The statement " or should I just lie" was rhetorical in nature, or at least meant to be.
    I understood that was a rhetorical comment, but a smiley face would have clarified it.

    Yes Jerry, WE are correct most of the time, and perhaps sometimes not. I can fathom that, can you??
    Absolutely - I am wrong plenty of times, and because of that I do not intentionally try pointing out what the inspector (of any type) who was there before me did wrong (wrote up something which was not wrong or did not write up something which was wrong), but just do what I am there to do.

    As John Kogel said: "the electrical system was inspected, necessary repairs were made, and no further repairs are required."


    Jerry Peck, Construction / Litigation Consultant
    Construction Litigation Consultants, LLC ( www.ConstructionLitigationConsultants.com )
    www.AskCodeMan.com

  9. #9
    Join Date
    Oct 2009
    Location
    michigan
    Posts
    421

    Thumbs up Re: H I mistakes today

    [QUOTE=Jerry Peck;258213]I understood that was a rhetorical comment, but a smiley face would have clarified it.


    Just to make sure my intention was made clear in my last post, I'll repeat:


    "My purpose, for which I can see now should have been spelled out in my post, was to educate in a non-offending manner for those on this site who may have the same misconception(s).
    My post is based on the most current NEC and Mich Resd Code (MRC). There maybe be additions and/or subtractions outside of this State. Thus, any H.I.'s reading this thread should consult the codes in effect for their local (if other than Mi)."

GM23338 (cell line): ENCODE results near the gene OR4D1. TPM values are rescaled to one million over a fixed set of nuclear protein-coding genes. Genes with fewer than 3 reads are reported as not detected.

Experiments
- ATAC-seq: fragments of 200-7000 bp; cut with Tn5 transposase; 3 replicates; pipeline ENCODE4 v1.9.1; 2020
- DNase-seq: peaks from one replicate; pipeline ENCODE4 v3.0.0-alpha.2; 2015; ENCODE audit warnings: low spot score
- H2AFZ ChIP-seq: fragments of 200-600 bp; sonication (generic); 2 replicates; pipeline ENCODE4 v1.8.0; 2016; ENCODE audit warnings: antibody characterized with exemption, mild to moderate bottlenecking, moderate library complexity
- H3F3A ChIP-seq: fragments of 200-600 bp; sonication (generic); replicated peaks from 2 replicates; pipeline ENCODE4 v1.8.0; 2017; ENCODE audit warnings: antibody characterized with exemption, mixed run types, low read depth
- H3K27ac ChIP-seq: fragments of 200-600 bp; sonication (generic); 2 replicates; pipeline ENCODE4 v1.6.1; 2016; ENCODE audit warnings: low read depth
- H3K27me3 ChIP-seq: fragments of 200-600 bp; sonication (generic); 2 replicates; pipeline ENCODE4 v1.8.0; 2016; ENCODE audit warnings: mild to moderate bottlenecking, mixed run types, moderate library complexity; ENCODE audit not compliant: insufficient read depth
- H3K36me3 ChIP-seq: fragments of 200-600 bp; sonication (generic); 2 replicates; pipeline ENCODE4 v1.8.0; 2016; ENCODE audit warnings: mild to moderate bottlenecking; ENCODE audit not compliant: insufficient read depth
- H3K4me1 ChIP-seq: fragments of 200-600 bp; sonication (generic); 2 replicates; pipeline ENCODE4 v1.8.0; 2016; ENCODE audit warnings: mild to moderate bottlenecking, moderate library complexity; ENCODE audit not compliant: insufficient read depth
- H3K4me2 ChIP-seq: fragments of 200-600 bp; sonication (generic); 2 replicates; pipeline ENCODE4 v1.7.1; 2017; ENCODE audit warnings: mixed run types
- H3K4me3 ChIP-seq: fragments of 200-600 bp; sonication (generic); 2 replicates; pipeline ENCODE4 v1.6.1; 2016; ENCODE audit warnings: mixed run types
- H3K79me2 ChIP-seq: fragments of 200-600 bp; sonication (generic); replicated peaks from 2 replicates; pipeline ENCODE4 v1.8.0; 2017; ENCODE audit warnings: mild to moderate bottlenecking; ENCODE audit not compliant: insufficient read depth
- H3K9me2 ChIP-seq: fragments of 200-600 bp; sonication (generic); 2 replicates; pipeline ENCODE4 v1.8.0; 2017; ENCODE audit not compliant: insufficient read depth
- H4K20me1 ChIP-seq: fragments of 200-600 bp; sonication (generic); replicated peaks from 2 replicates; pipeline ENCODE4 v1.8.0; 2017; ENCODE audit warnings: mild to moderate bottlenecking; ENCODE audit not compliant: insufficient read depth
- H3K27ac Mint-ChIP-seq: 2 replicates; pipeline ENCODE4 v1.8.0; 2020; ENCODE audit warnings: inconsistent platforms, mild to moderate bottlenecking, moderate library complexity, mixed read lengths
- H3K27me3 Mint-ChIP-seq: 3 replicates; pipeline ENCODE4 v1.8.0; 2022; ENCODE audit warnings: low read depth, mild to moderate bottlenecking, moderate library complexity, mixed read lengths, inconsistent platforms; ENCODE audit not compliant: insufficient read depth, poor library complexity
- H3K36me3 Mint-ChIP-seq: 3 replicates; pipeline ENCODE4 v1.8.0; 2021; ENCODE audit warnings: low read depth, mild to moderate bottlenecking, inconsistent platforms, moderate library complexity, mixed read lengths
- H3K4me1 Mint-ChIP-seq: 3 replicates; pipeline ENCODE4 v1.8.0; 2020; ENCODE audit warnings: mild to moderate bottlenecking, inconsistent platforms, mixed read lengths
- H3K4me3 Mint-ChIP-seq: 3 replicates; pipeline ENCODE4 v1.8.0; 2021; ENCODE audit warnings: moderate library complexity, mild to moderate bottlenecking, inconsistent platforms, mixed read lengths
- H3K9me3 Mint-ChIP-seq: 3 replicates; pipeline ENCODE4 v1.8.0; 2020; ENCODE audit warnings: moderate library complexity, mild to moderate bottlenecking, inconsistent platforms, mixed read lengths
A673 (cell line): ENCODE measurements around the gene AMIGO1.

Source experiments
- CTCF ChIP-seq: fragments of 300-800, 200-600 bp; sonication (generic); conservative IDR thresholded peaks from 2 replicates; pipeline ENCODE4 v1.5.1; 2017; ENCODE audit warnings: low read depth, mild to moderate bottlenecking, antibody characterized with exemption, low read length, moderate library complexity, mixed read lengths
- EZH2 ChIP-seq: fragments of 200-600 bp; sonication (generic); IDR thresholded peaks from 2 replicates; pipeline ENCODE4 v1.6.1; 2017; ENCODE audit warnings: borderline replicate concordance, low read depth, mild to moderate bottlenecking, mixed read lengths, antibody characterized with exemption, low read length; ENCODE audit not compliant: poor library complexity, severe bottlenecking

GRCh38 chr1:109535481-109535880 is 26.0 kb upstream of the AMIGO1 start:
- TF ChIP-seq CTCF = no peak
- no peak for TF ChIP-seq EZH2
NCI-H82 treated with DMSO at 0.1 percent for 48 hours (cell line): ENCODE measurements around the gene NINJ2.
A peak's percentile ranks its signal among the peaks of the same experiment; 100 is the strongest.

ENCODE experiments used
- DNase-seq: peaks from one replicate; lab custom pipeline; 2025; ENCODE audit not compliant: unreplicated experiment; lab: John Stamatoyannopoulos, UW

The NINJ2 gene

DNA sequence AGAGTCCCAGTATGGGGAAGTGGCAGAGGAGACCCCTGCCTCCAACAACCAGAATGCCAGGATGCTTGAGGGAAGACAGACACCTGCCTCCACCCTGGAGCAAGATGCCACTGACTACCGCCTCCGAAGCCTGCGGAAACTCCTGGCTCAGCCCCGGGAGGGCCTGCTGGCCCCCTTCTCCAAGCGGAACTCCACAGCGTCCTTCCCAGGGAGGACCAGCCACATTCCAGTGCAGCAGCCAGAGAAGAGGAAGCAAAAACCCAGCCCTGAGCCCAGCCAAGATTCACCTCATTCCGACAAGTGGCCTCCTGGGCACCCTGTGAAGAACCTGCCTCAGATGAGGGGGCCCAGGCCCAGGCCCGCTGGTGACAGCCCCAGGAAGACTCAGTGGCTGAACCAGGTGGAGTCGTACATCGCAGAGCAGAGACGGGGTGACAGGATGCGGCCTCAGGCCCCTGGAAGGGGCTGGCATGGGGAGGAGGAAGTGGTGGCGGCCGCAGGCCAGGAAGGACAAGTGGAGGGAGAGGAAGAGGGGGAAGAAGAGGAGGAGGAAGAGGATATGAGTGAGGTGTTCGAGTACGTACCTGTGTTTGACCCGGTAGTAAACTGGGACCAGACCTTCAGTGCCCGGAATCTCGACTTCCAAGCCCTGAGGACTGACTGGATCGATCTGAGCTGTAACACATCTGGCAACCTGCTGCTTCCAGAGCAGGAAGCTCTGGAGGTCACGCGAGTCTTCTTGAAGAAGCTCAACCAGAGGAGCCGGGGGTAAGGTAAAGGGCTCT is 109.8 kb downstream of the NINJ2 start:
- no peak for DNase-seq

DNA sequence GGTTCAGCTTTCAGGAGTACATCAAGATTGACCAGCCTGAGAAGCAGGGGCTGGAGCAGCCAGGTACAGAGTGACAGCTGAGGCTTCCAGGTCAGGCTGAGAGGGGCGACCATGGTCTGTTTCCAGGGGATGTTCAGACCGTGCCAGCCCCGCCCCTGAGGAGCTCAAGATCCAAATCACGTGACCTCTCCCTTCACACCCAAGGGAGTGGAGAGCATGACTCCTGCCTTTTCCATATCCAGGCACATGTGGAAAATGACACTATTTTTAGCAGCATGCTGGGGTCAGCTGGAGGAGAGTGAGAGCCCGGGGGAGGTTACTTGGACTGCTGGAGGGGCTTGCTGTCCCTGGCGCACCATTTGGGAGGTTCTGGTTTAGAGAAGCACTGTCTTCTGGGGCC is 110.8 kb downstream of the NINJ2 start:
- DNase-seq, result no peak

I am always interested in how other professionals communicate in written form. I and other inspectors have borrowed from each other along the way. The minimum amount of correct terms and wording whilst not (hopefully) leading the reader amiss. Misinterpretation is easy to come by without the possibility to hear reflection. This issue, even on this site among us, yet we do fairly well.

    - - - Updated - - -

    [QUOTE=Jerry Peck;258213]I understood that was a rhetorical comment, but a smiley face would have clarified it.


    Just to make sure my intention was made clear in my last post, I'll repeat:


    "My purpose, for which I can see now should have been spelled out in my post, was to educate in a non-offending manner for those on this site who may have the same misconception(s).
    My post is based on the most current NEC and Mich Resd Code (MRC). There maybe be additions and/or subtractions outside of this State. Thus, any H.I.'s reading this thread should consult the codes in effect for their local (if other than Mi)."

    I am always interested in how other professionals communicate in written form. I and other inspectors have borrowed from each other along the way. The minimum amount of correct terms and wording whilst not (hopefully) leading the reader amiss. Misinterpretation is easy to come by without the possibility to hear reflection. This issue, even on this site among us, yet we do fairly well.